In 1936 and early 1937, when the country was enjoying a moderate degree of economic improvement and the Federal Government was spending more generously on other forms of relief, NYA funds for aid to high school students were sufficient to take care of 75 per cent. of the applicants.
Owing to economic recession and the curtailment of NYA funds for high school aid, only about 55 per cent. of those applying in the school year 1937–38 could be chosen. And the average amount of aid per individual diminished somewhat, because many schools spread the money extremely thin in the effort to help as many worthy but needy students as possible.
Such information as is available indicates that, in the country as a whole, NYA-aided high school students measure up to the average of all high school students in their scholastic work.
Of 397 high schools which were taken as a sample in 1936–37, 169 rated the NYA students higher than other students in classroom work, 139 rated them lower, and 89 reported that there was no substantial difference.
Most of these NYA-aided high school students have unusually underprivileged backgrounds. Many have come from extremely poor common schools. Some are returning to school for a second trial after dropping out, perhaps as much from lack of interest as from poverty.
Considering all these factors, the scholastic showing indicated by this small sample is surprisingly high. Included in the averages undoubtedly are many youths of superior promise.
NYA school aid has enabled many tens of thousands of youth to take advantage of the schools built and maintained at considerable expense by local taxpayers. As with college aid, it has not only kept youth off the labor market but has helped to prepare them to become more useful citizens.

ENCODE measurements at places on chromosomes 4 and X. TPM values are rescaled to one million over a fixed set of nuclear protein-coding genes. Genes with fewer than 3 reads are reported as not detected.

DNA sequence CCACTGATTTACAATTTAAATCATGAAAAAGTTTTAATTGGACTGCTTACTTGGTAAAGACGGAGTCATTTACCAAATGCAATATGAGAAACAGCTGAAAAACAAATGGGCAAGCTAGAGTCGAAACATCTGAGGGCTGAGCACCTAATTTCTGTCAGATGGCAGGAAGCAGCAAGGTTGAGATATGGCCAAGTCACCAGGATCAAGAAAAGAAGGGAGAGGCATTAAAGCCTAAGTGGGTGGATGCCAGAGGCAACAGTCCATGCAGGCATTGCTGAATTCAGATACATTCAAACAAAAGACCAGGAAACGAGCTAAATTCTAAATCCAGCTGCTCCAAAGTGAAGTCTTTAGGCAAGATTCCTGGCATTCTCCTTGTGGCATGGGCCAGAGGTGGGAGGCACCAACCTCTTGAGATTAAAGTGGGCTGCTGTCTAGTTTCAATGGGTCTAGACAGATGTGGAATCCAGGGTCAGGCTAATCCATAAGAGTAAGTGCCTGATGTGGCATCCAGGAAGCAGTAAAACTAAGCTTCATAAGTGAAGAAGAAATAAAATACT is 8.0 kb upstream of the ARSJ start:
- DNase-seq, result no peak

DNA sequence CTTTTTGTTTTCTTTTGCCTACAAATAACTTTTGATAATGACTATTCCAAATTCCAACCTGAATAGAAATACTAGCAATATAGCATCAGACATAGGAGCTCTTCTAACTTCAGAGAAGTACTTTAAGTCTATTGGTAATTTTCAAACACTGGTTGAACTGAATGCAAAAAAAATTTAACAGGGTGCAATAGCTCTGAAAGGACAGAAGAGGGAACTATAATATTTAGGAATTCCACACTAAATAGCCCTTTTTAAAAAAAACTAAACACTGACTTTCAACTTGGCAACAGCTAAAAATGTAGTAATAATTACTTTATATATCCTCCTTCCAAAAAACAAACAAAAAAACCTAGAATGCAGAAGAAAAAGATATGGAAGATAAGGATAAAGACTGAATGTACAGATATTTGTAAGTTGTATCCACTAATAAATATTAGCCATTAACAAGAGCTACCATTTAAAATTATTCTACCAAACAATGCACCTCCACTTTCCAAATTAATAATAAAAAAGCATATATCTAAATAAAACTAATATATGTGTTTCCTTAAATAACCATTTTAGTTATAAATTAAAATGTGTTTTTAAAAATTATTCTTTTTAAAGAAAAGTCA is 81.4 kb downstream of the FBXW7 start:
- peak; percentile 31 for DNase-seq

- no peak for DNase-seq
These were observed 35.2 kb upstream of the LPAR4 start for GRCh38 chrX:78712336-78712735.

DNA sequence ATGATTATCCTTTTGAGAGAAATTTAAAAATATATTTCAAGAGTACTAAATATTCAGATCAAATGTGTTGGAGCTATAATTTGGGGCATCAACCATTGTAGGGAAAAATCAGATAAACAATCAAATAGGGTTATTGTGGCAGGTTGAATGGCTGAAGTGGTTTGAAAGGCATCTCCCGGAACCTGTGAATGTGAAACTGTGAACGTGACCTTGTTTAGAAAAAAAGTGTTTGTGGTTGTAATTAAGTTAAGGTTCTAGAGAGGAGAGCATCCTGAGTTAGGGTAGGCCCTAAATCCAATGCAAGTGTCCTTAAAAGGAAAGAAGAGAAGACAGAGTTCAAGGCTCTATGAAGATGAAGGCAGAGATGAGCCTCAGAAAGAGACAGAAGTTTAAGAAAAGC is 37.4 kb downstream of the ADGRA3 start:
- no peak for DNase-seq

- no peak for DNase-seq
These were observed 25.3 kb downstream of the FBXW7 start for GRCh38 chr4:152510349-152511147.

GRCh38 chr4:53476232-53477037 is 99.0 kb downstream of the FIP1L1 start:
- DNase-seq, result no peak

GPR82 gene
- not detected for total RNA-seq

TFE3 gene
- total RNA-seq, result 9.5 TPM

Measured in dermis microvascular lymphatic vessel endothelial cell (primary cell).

A general education, or a combination of that with vocational training, in the secondary schools is coming to be regarded as the common right of every normal youth and as a basic national requirement. Already in some States more than 80 percent of all youth of high school age are enrolled in high school—in Utah more than 95 percent.
But in such States as Arkansas, Alabama, South Carolina, and Mississippi, barely one-third of youth of high school age are in high school. In many other States there are areas and occupational groups with such low incomes that even in "normal" times education at the secondary level would be beyond the reach of many youth.
Indeed, many areas cannot afford to sustain even good common schools. NYA aid to high school students cannot, in itself, correct these inequalities. Yet for many economically handicapped young people, NYA aid has held open, and perhaps opened a degree wider, the door to equal educational opportunity.
Note 1: The 1935–36 and 1936–37 figures are for April, the peak month of each of these years. For 1937–38, February 1938 is the month used.
Note 2: Based on survey of all youth receiving student aid in December 1937.
Note 3: Gordon H. Turner: Part Time Jobs for NYA Students in Tennessee High Schools. Pp. 5–6. NYA Mimeograph, Nashville, Tenn., 1936.
Betty and Ernest K. Lindley, "School Aid." A New Deal for Youth: The Story of the National Youth Administration, New York: The Viking Press, 1938, pp. 184-191.